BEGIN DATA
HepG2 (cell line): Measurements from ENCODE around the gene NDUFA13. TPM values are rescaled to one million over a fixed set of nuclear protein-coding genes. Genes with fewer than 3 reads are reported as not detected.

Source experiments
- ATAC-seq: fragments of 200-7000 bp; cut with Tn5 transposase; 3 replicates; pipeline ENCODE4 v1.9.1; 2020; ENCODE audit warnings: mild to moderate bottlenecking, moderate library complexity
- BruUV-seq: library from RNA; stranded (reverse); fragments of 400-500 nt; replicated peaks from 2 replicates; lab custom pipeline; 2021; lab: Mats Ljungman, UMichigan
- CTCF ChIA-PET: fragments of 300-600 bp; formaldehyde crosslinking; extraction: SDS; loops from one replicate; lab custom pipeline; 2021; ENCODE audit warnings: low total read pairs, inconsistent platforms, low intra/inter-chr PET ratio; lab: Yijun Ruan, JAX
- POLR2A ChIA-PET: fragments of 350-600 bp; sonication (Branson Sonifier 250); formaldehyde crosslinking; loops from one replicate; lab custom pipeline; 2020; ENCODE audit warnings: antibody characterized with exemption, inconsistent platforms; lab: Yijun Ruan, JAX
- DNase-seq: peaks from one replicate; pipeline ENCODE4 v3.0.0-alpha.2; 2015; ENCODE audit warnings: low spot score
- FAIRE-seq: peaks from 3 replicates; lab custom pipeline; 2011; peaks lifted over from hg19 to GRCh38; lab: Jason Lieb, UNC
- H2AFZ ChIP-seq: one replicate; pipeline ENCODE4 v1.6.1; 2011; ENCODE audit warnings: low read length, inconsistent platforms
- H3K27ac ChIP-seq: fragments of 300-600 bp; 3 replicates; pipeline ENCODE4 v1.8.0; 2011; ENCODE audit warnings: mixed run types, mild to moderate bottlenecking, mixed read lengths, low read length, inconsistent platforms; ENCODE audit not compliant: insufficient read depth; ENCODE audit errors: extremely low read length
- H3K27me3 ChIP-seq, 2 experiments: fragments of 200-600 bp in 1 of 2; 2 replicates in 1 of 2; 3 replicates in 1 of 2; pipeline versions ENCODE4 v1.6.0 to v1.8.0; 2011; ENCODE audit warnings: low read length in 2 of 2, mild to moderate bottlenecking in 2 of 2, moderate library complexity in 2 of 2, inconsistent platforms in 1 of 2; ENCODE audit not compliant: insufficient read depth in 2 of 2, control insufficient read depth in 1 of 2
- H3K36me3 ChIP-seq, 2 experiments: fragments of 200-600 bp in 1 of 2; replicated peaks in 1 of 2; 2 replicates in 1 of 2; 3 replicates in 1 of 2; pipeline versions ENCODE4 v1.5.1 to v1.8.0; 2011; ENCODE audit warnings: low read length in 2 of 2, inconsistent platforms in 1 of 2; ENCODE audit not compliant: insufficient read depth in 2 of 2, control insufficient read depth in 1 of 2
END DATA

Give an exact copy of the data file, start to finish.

HepG2 (cell line): Measurements from ENCODE around the gene NDUFA13. TPM values are rescaled to one million over a fixed set of nuclear protein-coding genes. Genes with fewer than 3 reads are reported as not detected.

Source experiments
- ATAC-seq: fragments of 200-7000 bp; cut with Tn5 transposase; 3 replicates; pipeline ENCODE4 v1.9.1; 2020; ENCODE audit warnings: mild to moderate bottlenecking, moderate library complexity
- BruUV-seq: library from RNA; stranded (reverse); fragments of 400-500 nt; replicated peaks from 2 replicates; lab custom pipeline; 2021; lab: Mats Ljungman, UMichigan
- CTCF ChIA-PET: fragments of 300-600 bp; formaldehyde crosslinking; extraction: SDS; loops from one replicate; lab custom pipeline; 2021; ENCODE audit warnings: low total read pairs, inconsistent platforms, low intra/inter-chr PET ratio; lab: Yijun Ruan, JAX
- POLR2A ChIA-PET: fragments of 350-600 bp; sonication (Branson Sonifier 250); formaldehyde crosslinking; loops from one replicate; lab custom pipeline; 2020; ENCODE audit warnings: antibody characterized with exemption, inconsistent platforms; lab: Yijun Ruan, JAX
- DNase-seq: peaks from one replicate; pipeline ENCODE4 v3.0.0-alpha.2; 2015; ENCODE audit warnings: low spot score
- FAIRE-seq: peaks from 3 replicates; lab custom pipeline; 2011; peaks lifted over from hg19 to GRCh38; lab: Jason Lieb, UNC
- H2AFZ ChIP-seq: one replicate; pipeline ENCODE4 v1.6.1; 2011; ENCODE audit warnings: low read length, inconsistent platforms
- H3K27ac ChIP-seq: fragments of 300-600 bp; 3 replicates; pipeline ENCODE4 v1.8.0; 2011; ENCODE audit warnings: mixed run types, mild to moderate bottlenecking, mixed read lengths, low read length, inconsistent platforms; ENCODE audit not compliant: insufficient read depth; ENCODE audit errors: extremely low read length
- H3K27me3 ChIP-seq, 2 experiments: fragments of 200-600 bp in 1 of 2; 2 replicates in 1 of 2; 3 replicates in 1 of 2; pipeline versions ENCODE4 v1.6.0 to v1.8.0; 2011; ENCODE audit warnings: low read length in 2 of 2, mild to moderate bottlenecking in 2 of 2, moderate library complexity in 2 of 2, inconsistent platforms in 1 of 2; ENCODE audit not compliant: insufficient read depth in 2 of 2, control insufficient read depth in 1 of 2
- H3K36me3 ChIP-seq, 2 experiments: fragments of 200-600 bp in 1 of 2; replicated peaks in 1 of 2; 2 replicates in 1 of 2; 3 replicates in 1 of 2; pipeline versions ENCODE4 v1.5.1 to v1.8.0; 2011; ENCODE audit warnings: low read length in 2 of 2, inconsistent platforms in 1 of 2; ENCODE audit not compliant: insufficient read depth in 2 of 2, control insufficient read depth in 1 of 2